Roundtable Workshop: Maritime Archaeology and Ceramic Road in Southeast Asia and China
Date: December 1, 2017
Speakers and Topics:
Mr. Chhay Rachna (Angkor Ceramic Unit, APSARA Authority, Siem Reap, Cambodia)
Topic: Understanding the Context of Khmer Ceramics and Kilns and their Association with Cross-Cultural Exchange
Dr. Ellen Hsieh (Cotsen Institute of Archaeology, UCLA)
Topic: Non-invasive Scientific Analysis on Trade Ceramics from Consumption Sites and Shipwrecks
Dr. Brian Fahy (The Oxford Centre for Maritime Archaeology, University of Oxford)Topic:Seeing the Forest for the Trees: A Holistic Study of Southeast Asian Shipwreck Assemblages
Ceramics has always been one of the main focuses in the field of maritime archaeology. On 1st December 2017, a Roundtable Workshop was held by our department, inviting three guest speakers to share their thoughts on maritime archaeology and ceramics. We had Mr. Chhay Rachna from Angkor Ceramic Unit, APSARA Authority, sharing on Khmer ceramics and kilns and their connections with other Southeast Asia cultural groups; Dr. Ellen Hsieh, from Cotsen Institute of Archaeology, University of California, Los Angeles, talked about non-invasive scientific analysis on trade ceramics found in shipwrecks and consumption sites; Dr. Brian Fahy, from The Oxford Centre for Maritime Archaeology, University of Oxford, presented his arguments on the essentiality of establishing a holistic study of Southeast Asian shipwreck assemblages.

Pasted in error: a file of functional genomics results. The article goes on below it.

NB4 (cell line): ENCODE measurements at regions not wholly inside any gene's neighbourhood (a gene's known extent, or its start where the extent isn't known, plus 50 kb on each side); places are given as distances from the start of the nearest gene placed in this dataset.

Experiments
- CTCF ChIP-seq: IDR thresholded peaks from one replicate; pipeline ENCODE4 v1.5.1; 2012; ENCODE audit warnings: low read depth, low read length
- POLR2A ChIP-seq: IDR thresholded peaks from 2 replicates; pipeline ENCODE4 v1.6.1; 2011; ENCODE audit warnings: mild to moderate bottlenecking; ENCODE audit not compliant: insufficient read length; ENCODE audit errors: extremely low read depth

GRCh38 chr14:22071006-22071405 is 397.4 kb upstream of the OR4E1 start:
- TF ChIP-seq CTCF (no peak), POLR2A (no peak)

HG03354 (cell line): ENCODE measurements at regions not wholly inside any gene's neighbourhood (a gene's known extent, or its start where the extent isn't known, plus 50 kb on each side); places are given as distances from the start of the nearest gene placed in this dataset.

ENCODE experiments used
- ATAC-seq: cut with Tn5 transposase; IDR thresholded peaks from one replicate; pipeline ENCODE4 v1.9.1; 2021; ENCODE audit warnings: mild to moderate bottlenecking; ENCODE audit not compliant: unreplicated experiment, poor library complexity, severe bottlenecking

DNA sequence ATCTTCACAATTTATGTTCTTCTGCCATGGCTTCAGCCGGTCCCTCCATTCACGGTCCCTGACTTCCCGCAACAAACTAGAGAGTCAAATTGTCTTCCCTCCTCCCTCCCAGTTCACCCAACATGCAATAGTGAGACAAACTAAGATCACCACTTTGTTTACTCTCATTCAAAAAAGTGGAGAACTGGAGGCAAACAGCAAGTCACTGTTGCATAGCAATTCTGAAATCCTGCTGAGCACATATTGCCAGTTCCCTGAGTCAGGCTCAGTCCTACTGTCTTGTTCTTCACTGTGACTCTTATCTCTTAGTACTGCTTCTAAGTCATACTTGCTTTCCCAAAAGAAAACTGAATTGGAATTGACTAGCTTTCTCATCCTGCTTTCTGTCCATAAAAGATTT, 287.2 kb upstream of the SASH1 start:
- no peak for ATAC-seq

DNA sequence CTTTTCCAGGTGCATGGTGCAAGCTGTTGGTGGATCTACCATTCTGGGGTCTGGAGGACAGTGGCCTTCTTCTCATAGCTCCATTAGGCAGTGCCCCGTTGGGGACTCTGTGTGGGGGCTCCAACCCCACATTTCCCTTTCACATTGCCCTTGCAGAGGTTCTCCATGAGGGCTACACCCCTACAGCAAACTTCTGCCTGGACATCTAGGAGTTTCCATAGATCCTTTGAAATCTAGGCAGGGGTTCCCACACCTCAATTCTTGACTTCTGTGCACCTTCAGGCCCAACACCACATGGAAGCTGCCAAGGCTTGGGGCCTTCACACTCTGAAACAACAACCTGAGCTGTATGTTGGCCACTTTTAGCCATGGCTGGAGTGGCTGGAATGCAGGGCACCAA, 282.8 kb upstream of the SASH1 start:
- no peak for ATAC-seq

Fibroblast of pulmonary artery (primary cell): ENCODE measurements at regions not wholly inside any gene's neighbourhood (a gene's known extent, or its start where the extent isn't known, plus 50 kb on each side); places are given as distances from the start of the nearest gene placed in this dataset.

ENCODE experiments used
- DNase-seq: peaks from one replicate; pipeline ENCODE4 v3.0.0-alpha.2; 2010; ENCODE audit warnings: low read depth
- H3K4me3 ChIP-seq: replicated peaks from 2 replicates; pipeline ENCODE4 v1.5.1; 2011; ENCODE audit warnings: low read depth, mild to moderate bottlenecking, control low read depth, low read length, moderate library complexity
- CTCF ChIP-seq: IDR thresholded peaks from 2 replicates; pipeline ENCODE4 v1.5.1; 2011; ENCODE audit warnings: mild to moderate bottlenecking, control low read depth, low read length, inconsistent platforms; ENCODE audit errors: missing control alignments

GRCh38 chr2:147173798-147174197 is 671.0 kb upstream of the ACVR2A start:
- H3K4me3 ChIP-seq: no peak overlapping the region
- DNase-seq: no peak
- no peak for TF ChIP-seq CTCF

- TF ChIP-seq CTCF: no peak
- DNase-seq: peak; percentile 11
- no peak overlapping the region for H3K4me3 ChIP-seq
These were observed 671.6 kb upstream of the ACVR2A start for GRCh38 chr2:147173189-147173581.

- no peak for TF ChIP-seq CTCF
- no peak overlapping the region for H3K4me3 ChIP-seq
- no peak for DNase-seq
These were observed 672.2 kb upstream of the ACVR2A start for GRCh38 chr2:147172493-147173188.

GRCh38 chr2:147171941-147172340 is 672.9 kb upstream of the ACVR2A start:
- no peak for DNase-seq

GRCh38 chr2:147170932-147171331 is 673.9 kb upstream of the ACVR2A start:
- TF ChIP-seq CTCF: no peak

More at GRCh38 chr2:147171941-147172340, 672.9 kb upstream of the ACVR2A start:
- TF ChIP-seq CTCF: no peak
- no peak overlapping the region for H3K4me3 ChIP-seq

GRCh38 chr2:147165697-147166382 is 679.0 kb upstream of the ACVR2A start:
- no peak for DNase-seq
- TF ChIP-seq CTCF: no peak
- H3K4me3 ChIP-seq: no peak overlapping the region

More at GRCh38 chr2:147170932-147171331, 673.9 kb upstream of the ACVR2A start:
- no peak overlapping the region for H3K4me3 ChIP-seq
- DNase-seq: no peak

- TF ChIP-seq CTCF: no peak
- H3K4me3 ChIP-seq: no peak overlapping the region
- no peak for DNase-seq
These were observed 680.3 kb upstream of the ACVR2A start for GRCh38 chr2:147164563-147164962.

|Prof. Sharon Wong giving a welcoming speech|
Khmer ceramics produced in the Angkorian period were only for local use, suggested by Mr. Chhay, while relations and interactions with outer regions lied within the economy of ceramic imports. Mr. Chhay studied the Khmer interactions with other regions in ceramics during the Angkorian period by comparing ceramics found in the production sites and consumption sites, and evidence from terrestrial archaeological sites beyond Khmer Empire and Southeast Asian shipwrecks.